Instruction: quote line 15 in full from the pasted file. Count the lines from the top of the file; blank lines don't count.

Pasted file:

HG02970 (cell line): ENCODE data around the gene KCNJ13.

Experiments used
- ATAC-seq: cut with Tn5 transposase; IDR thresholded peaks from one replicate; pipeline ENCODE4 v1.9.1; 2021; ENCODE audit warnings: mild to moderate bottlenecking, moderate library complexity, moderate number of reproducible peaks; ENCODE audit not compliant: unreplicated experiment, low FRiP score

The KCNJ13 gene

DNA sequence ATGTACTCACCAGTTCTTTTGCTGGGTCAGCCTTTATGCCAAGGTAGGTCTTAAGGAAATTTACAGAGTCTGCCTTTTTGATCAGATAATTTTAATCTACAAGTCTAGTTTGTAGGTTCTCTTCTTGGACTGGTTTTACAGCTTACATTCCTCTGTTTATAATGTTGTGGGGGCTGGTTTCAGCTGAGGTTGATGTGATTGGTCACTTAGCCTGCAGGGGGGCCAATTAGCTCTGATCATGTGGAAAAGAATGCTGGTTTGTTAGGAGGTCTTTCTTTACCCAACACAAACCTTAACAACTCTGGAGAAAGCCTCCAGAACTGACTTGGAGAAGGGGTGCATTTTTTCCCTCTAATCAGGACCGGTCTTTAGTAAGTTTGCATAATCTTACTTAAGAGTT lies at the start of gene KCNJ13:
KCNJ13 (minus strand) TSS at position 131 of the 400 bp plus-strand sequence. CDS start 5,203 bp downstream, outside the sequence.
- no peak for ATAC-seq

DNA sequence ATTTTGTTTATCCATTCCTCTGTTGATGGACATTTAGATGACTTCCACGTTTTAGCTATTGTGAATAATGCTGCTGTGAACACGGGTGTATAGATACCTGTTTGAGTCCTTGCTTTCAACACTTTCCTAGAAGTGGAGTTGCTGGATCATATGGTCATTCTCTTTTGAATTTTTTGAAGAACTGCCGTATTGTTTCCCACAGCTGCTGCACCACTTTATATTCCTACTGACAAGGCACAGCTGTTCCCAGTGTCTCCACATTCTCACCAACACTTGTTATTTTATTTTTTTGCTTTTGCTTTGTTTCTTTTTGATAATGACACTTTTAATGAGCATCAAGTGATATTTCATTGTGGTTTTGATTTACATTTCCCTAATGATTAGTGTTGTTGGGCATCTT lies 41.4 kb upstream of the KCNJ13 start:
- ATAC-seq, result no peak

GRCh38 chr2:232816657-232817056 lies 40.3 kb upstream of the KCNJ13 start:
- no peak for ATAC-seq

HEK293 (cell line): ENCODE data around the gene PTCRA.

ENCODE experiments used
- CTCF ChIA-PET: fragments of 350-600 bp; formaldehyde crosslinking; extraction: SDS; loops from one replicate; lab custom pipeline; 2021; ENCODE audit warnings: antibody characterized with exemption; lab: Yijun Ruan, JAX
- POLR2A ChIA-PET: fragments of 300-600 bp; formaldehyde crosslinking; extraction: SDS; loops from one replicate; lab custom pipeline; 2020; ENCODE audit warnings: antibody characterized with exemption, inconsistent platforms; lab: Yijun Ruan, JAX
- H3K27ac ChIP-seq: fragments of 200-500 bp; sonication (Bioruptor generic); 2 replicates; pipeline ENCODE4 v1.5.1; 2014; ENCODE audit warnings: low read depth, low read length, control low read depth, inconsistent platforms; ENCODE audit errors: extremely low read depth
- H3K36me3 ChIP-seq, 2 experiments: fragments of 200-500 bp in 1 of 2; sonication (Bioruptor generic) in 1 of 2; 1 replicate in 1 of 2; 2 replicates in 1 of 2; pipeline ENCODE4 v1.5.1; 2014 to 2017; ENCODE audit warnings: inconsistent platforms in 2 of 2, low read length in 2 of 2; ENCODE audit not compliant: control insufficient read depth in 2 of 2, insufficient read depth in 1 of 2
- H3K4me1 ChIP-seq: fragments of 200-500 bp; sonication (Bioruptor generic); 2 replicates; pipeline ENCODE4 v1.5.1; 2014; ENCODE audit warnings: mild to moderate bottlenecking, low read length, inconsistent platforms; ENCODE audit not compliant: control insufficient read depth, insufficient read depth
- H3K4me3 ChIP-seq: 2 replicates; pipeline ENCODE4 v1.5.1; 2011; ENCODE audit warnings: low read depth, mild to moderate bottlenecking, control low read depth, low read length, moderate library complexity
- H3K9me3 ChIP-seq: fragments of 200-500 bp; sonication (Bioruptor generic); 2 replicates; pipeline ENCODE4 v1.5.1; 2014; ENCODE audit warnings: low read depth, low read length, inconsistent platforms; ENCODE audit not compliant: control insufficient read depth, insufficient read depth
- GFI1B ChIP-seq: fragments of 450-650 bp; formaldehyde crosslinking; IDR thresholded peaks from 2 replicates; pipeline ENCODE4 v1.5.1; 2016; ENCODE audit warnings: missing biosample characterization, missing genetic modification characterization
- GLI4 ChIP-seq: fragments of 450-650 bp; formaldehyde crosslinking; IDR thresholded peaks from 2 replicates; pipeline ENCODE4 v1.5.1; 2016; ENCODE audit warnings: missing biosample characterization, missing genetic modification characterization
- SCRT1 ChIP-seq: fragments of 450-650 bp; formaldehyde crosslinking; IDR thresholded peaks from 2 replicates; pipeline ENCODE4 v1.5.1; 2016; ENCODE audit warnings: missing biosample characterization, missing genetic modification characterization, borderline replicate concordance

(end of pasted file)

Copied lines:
- POLR2A ChIA-PET: fragments of 300-600 bp; formaldehyde crosslinking; extraction: SDS; loops from one replicate; lab custom pipeline; 2020; ENCODE audit warnings: antibody characterized with exemption, inconsistent platforms; lab: Yijun Ruan, JAX